The Wiki has a good definition along with some examples:
As a concrete example of a classic screen scraper, consider a hypothetical legacy system dating from the 1960s -- the dawn of computerized data processing. Computer to user interfaces from that era were often simply text-based dumb terminals which were not much more than virtual teleprinters. (Such systems are still in use today, for various reasons.) The desire to interface such a system to more modern systems is common. An elegant solution will often require things no longer available, such as source code, system documentation, APIs, and/or programmers with experience in a 45 year old computer system. In such cases, the only feasible solution may be to write a screen scraper which "pretends" to be a user at a terminal. The screen scraper might connect to the legacy system via Telnet, emulate the keystrokes needed to navigate the old user interface, process the resulting display output, extract the desired data, and pass it on to the modern system.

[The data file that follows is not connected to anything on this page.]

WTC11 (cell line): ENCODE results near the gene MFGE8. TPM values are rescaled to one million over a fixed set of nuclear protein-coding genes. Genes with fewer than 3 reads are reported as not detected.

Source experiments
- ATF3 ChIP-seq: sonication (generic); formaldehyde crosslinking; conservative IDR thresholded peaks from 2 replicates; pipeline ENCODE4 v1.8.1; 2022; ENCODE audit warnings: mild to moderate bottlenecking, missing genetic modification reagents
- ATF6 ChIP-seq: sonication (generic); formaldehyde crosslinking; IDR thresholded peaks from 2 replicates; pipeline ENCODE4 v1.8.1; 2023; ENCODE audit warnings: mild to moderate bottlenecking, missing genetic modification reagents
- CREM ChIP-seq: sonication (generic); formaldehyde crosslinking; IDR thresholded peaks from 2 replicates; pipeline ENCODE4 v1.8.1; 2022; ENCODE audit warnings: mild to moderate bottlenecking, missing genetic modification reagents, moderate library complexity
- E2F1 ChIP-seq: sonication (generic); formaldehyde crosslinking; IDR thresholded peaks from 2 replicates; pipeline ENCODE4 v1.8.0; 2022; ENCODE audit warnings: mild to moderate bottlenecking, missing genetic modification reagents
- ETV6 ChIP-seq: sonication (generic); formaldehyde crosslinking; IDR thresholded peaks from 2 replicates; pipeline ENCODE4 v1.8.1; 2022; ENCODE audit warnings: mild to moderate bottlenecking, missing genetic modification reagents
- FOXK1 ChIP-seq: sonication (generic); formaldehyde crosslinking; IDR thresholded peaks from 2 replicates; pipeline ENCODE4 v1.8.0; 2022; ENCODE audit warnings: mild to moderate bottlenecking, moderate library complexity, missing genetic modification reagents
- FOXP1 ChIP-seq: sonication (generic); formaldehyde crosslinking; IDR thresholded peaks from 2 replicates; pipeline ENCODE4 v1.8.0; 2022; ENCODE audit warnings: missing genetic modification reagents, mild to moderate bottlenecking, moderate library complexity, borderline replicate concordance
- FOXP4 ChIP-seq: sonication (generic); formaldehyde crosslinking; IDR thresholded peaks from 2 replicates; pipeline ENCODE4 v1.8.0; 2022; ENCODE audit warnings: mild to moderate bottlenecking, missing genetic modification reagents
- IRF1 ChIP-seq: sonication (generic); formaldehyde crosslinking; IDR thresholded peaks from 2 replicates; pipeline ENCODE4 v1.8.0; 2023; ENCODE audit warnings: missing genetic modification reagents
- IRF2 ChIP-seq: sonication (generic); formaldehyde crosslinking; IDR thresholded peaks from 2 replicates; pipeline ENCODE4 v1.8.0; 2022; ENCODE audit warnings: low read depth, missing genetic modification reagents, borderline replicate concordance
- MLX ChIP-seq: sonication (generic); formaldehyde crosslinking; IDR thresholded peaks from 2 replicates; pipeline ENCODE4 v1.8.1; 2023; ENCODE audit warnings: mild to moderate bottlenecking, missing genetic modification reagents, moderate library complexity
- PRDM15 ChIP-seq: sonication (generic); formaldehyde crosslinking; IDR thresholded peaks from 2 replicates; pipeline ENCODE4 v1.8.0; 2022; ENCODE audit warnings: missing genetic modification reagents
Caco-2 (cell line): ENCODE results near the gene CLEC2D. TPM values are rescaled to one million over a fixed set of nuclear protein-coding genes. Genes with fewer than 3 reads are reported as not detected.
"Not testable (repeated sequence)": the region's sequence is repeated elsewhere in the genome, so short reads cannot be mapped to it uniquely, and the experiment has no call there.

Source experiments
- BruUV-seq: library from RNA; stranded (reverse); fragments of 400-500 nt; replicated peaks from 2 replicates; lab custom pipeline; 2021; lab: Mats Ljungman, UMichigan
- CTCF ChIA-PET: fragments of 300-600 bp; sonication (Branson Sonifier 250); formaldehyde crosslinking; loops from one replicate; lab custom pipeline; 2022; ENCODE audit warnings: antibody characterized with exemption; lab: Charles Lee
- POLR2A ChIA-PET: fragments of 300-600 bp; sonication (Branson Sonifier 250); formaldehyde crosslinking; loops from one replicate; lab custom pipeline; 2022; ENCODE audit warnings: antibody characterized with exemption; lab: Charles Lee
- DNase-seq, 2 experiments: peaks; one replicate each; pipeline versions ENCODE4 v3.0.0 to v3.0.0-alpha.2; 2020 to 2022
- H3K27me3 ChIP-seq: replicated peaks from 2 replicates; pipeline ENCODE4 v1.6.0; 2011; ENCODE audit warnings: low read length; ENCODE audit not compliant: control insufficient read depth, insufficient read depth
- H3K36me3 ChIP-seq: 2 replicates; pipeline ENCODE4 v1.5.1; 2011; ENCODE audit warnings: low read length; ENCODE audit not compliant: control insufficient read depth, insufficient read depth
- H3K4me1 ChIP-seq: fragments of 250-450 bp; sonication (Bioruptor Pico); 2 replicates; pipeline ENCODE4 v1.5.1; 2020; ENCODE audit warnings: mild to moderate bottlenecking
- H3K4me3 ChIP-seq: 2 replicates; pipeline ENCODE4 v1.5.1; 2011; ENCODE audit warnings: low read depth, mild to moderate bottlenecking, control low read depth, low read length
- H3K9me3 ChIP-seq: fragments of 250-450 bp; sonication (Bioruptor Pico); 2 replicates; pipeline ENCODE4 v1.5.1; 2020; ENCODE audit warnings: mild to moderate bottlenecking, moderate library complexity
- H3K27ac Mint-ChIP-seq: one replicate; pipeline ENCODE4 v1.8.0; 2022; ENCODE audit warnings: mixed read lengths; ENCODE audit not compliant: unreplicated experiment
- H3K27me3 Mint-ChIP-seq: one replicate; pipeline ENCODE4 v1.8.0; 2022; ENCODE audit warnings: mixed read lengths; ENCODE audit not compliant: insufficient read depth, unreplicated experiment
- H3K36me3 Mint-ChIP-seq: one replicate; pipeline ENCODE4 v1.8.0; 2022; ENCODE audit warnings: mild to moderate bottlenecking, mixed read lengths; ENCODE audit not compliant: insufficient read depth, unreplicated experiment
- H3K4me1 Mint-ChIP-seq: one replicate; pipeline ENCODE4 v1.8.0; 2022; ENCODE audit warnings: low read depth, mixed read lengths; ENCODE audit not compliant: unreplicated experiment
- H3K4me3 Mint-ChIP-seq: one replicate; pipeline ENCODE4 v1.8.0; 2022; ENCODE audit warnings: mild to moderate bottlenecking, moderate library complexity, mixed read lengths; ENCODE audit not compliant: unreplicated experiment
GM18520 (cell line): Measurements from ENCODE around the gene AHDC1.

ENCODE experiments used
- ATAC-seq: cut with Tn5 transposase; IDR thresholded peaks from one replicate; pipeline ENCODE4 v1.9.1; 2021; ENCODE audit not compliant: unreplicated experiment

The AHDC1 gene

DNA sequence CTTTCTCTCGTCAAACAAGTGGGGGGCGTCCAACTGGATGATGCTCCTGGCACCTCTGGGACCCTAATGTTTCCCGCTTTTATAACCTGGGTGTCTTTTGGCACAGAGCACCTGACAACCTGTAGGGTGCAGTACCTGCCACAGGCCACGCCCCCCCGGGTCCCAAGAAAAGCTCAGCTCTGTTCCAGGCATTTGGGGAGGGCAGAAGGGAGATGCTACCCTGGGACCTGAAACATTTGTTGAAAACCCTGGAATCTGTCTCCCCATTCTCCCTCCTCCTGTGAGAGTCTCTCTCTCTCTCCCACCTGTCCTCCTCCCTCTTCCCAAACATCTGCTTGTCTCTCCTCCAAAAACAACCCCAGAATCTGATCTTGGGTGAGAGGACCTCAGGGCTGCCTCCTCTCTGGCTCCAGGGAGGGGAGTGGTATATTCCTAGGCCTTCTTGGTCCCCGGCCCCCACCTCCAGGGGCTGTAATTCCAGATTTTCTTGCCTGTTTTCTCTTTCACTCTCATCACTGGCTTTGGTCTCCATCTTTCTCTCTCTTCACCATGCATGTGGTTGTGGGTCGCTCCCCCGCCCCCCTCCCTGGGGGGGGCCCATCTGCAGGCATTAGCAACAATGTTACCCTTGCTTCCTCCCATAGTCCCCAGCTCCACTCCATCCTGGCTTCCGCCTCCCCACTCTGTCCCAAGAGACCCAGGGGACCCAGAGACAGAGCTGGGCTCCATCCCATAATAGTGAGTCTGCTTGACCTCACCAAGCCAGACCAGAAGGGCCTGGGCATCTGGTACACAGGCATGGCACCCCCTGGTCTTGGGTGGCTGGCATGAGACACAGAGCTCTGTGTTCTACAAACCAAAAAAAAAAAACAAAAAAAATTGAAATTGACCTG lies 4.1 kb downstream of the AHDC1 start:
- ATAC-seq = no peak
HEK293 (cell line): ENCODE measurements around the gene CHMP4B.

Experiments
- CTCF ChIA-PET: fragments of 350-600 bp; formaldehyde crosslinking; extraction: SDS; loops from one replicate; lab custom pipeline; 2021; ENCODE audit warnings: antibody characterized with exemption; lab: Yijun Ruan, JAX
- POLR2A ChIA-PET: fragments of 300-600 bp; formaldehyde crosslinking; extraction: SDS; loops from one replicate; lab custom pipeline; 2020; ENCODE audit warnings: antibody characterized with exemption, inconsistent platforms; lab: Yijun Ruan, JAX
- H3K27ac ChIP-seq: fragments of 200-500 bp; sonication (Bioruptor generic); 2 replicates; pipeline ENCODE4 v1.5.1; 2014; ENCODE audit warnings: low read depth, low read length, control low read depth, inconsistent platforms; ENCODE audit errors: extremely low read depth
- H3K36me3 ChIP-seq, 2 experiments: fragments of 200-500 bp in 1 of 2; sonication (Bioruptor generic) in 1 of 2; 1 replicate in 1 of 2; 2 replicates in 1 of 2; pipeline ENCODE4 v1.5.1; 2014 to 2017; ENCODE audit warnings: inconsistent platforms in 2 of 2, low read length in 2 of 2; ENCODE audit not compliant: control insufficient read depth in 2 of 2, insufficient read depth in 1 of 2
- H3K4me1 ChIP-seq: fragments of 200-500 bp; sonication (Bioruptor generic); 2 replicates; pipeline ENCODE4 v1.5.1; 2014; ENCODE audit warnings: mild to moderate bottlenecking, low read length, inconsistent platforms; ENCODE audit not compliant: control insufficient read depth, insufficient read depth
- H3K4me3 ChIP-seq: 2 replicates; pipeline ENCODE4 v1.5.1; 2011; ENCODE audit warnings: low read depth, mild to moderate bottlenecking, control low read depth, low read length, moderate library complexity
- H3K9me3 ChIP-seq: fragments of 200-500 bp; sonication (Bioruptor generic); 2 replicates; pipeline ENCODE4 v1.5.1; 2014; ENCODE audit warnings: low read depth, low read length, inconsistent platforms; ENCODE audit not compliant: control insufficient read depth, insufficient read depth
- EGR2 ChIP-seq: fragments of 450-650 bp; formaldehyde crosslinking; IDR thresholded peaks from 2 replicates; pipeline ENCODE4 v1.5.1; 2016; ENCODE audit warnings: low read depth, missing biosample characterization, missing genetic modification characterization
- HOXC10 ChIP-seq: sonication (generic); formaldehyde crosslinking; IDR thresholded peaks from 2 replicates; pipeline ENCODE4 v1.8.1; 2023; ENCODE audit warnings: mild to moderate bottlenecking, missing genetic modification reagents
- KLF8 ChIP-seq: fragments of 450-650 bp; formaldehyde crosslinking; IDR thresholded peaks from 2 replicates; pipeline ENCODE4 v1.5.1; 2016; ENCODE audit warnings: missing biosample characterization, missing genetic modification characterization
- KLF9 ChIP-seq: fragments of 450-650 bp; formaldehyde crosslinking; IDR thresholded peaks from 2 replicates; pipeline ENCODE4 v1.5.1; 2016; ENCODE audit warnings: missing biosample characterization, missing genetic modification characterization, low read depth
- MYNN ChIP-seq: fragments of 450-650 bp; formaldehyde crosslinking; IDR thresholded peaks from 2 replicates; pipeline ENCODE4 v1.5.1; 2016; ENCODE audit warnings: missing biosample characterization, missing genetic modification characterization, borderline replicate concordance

Modern web scrapers are much easier to find. For example, there are numerous programs and utilities which query commercial web sites (e.g., Google Product Search) to get product information and display it out of the context of the commercial service. Such usage is also an example of why some web-site operators see web scraping as undesirable. A popular method to protect a site from being web scraped is the use of CAPTCHA, which attempts to block automated access to a website.